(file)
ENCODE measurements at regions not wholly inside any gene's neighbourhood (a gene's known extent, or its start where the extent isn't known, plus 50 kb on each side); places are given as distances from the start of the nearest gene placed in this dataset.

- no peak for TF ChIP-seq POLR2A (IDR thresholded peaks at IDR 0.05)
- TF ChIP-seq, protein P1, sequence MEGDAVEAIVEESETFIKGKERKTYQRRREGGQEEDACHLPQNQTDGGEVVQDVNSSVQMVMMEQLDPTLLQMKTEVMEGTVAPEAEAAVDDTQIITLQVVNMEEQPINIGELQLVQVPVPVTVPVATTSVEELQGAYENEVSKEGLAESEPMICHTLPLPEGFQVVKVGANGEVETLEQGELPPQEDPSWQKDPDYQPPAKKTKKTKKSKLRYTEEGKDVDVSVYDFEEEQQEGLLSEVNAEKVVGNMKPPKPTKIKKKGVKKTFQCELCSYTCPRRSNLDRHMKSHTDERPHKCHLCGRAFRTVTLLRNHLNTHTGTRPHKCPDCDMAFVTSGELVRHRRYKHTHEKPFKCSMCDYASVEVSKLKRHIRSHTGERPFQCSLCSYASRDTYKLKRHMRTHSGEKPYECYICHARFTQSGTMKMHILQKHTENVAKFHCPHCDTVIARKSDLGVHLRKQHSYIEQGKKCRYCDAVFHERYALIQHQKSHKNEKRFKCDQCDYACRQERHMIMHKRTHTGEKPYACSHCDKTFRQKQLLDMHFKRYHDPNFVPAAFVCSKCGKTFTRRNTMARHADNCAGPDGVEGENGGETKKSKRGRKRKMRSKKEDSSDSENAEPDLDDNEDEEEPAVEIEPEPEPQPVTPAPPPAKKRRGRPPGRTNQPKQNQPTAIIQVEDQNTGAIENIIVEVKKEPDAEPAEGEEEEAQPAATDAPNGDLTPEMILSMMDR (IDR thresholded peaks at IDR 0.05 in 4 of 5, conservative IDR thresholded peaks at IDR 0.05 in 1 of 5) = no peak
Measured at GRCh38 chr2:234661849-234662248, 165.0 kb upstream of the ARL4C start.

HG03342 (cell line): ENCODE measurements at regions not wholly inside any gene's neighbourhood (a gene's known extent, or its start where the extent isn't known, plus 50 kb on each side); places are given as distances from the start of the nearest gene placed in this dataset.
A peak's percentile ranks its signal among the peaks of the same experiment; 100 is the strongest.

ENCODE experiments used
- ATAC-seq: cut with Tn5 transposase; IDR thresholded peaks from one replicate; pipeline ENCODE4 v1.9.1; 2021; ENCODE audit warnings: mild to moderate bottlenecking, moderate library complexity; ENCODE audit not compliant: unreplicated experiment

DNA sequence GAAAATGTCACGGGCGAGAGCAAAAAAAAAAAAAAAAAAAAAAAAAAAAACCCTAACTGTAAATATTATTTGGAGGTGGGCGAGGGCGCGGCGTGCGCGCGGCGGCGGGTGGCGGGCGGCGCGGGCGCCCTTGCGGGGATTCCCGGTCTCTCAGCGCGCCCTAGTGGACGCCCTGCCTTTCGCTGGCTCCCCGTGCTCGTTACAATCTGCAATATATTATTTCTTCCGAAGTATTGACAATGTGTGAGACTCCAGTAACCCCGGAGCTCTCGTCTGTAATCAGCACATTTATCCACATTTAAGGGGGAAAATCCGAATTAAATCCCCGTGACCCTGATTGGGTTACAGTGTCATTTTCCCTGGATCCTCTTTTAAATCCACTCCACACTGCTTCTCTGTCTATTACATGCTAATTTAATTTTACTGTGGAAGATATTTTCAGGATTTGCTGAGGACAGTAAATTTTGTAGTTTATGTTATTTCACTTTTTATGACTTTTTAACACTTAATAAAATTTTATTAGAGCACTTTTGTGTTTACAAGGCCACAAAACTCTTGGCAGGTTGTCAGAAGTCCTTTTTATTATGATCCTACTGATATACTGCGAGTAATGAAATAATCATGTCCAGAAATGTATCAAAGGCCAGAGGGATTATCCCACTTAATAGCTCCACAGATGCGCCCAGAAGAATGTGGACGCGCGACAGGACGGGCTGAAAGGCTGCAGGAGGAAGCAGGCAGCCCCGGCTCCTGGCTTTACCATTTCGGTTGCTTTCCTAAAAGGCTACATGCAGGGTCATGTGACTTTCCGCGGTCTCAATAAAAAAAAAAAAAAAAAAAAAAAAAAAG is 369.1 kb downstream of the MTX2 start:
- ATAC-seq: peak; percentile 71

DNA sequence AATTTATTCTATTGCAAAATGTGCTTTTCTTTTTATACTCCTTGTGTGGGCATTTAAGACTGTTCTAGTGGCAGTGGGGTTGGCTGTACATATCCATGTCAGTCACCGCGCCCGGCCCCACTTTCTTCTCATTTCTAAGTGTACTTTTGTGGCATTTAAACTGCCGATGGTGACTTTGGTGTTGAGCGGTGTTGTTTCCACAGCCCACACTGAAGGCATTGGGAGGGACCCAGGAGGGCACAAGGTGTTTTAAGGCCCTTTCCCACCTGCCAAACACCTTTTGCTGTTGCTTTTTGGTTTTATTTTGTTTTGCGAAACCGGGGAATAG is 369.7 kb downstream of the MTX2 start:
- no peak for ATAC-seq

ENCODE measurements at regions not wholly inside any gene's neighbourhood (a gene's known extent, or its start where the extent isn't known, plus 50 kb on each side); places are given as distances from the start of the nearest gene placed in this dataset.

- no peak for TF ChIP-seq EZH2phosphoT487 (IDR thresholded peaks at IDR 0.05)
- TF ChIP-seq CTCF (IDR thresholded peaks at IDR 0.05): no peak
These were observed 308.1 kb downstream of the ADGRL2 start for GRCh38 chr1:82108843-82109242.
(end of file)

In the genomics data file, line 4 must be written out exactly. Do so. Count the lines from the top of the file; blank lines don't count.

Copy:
Measured at GRCh38 chr2:234661849-234662248, 165.0 kb upstream of the ARL4C start.